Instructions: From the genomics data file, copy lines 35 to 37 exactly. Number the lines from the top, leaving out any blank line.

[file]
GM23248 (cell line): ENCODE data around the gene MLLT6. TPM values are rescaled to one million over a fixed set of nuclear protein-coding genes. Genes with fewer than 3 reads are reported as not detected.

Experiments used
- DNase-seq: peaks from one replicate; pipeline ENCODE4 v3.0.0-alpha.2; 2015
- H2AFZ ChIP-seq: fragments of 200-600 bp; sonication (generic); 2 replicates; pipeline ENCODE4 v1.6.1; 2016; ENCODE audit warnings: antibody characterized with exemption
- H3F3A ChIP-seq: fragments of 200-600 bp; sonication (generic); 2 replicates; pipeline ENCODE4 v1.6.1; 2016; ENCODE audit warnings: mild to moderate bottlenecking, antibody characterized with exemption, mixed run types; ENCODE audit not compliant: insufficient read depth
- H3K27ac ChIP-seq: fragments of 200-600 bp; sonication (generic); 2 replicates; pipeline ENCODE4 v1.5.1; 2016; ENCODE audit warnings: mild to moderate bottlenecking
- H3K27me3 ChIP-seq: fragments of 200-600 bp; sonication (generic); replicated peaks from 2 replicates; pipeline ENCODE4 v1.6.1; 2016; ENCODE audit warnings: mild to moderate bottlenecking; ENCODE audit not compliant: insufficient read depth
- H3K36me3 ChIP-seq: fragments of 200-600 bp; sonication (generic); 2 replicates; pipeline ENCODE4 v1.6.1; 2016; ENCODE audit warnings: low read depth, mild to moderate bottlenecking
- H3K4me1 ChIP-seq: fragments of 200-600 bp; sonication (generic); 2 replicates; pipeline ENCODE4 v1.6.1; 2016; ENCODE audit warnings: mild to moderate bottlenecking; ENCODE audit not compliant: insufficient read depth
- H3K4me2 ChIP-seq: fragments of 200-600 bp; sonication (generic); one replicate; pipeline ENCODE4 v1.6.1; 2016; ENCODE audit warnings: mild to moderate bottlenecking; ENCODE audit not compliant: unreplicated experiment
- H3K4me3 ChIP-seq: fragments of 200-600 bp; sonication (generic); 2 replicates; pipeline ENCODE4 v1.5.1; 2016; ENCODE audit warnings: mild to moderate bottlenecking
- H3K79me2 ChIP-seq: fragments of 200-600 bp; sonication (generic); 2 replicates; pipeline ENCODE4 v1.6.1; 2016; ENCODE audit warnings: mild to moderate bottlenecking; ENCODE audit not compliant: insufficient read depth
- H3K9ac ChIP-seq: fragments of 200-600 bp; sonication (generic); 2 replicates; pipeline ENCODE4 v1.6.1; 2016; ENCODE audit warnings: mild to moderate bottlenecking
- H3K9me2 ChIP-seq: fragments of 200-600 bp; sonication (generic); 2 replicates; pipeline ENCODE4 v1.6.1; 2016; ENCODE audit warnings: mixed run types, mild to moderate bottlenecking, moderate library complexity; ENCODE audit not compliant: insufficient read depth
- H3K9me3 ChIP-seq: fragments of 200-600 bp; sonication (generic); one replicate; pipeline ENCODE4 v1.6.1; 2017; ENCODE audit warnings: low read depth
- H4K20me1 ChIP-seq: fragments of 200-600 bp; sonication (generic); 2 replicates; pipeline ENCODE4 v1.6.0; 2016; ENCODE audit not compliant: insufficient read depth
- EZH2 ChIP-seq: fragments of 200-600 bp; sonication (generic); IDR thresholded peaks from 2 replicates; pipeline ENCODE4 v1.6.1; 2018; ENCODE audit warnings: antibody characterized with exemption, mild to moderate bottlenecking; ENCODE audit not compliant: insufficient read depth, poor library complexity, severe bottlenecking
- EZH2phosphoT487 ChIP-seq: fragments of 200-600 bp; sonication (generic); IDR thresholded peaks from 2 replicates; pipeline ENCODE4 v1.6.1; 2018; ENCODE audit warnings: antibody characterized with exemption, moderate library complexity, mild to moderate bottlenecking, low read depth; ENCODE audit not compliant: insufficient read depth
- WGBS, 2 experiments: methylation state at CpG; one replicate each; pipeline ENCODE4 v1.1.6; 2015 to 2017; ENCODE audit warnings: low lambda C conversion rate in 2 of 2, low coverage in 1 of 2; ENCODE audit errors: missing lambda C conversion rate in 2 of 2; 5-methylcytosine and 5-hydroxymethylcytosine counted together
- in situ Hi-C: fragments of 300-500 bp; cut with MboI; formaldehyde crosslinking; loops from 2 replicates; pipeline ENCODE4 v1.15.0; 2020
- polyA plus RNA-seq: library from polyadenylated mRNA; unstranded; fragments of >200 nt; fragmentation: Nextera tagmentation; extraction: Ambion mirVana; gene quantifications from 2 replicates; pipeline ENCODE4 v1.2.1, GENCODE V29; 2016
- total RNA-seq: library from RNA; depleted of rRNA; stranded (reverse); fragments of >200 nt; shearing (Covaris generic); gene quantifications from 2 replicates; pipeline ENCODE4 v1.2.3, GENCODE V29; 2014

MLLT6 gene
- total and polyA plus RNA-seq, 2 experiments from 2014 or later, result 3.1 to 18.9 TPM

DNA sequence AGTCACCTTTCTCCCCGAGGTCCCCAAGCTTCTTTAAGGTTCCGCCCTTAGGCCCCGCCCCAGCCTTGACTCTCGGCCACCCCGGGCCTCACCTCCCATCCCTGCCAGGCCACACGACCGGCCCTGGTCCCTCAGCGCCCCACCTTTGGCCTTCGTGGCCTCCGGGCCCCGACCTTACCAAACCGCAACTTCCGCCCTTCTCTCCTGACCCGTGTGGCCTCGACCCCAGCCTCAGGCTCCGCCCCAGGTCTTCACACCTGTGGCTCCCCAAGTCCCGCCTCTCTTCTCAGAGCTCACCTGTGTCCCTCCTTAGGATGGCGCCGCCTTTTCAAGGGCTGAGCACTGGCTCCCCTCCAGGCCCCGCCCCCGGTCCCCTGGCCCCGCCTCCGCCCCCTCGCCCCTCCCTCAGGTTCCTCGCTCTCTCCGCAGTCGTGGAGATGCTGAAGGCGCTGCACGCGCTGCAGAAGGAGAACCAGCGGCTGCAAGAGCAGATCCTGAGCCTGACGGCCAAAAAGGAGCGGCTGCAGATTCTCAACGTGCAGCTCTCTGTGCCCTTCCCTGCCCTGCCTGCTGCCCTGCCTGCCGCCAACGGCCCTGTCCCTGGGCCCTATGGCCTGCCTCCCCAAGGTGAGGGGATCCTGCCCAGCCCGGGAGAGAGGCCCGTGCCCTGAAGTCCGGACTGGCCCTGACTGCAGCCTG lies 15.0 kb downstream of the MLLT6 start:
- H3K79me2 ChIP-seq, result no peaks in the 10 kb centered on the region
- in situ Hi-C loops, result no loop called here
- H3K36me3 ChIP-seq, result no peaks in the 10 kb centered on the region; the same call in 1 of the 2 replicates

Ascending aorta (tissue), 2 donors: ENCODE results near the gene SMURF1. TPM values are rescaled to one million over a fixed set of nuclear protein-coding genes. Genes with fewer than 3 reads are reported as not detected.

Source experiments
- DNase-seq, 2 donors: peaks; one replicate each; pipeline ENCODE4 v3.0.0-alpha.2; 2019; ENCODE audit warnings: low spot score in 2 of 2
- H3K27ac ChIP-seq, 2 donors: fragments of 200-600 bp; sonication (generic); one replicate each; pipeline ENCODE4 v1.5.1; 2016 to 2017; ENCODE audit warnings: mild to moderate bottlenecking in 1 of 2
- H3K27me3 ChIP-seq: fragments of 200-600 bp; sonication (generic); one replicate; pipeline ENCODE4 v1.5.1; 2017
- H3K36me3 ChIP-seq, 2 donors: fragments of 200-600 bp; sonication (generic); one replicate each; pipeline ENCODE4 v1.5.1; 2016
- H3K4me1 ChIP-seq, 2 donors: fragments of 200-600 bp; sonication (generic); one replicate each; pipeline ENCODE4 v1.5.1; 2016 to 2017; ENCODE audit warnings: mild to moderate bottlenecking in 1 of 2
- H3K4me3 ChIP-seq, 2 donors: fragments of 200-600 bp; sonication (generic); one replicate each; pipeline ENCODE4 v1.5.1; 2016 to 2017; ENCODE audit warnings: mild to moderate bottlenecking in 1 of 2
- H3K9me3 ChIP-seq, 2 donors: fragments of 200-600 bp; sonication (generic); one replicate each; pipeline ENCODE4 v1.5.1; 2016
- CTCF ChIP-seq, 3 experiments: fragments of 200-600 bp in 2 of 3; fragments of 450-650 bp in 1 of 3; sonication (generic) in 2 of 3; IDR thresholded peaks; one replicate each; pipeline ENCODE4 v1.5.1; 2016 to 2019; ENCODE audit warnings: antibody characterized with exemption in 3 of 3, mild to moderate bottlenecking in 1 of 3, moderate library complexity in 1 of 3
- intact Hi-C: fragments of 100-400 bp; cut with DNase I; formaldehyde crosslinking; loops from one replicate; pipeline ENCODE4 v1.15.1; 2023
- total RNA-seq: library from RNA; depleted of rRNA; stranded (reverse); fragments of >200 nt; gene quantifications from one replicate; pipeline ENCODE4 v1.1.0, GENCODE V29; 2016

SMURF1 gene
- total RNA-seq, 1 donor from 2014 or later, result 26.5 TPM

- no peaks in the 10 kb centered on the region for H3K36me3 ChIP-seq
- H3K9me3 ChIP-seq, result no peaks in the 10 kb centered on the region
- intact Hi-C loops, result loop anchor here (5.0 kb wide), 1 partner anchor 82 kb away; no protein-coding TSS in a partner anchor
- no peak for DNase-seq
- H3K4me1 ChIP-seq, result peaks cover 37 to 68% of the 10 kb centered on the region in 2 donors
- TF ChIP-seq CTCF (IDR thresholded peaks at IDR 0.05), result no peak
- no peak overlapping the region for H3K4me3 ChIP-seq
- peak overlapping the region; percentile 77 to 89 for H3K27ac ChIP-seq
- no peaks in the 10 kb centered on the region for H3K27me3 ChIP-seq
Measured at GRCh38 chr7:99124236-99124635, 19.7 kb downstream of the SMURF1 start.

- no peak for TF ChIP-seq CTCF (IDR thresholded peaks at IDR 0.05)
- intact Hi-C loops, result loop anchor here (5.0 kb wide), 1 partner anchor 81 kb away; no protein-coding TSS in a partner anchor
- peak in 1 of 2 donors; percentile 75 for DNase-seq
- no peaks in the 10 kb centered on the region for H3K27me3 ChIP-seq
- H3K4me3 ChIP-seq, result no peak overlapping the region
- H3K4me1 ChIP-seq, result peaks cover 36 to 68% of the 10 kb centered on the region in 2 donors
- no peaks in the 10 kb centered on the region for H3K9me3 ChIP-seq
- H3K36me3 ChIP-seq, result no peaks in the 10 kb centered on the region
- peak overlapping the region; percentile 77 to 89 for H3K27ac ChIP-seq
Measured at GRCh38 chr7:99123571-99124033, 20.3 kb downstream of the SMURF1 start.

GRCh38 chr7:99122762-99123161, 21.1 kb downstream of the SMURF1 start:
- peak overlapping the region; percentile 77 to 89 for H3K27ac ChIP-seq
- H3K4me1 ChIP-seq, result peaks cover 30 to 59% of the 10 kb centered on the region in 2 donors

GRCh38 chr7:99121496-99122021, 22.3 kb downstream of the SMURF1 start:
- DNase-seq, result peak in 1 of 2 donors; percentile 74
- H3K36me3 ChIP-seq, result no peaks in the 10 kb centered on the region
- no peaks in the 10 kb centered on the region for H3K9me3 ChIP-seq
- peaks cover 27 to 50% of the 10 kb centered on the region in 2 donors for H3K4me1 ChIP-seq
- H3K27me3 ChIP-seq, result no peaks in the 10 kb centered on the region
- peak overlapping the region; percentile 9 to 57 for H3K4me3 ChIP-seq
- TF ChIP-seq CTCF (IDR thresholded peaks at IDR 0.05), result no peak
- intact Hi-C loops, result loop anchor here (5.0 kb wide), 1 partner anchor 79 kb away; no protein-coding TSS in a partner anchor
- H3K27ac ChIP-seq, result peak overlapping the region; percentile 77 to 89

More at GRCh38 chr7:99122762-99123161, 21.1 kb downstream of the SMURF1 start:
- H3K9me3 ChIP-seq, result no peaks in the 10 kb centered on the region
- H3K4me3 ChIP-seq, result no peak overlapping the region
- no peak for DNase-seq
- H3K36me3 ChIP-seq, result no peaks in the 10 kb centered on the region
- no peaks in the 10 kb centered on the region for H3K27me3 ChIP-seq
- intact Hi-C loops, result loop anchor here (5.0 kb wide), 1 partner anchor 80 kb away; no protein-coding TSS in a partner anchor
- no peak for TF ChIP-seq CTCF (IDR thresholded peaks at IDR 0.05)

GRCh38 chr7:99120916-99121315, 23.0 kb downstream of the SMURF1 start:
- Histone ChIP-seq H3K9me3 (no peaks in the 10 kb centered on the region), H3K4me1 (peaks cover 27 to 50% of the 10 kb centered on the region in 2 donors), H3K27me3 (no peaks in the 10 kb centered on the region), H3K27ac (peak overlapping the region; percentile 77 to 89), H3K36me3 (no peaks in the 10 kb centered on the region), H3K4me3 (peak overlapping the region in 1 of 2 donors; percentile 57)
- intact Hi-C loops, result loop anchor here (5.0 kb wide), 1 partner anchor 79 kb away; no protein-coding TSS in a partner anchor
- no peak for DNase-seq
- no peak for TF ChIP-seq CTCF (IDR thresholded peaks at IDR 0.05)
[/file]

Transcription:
- H3K4me1 ChIP-seq, 2 donors: fragments of 200-600 bp; sonication (generic); one replicate each; pipeline ENCODE4 v1.5.1; 2016 to 2017; ENCODE audit warnings: mild to moderate bottlenecking in 1 of 2
- H3K4me3 ChIP-seq, 2 donors: fragments of 200-600 bp; sonication (generic); one replicate each; pipeline ENCODE4 v1.5.1; 2016 to 2017; ENCODE audit warnings: mild to moderate bottlenecking in 1 of 2
- H3K9me3 ChIP-seq, 2 donors: fragments of 200-600 bp; sonication (generic); one replicate each; pipeline ENCODE4 v1.5.1; 2016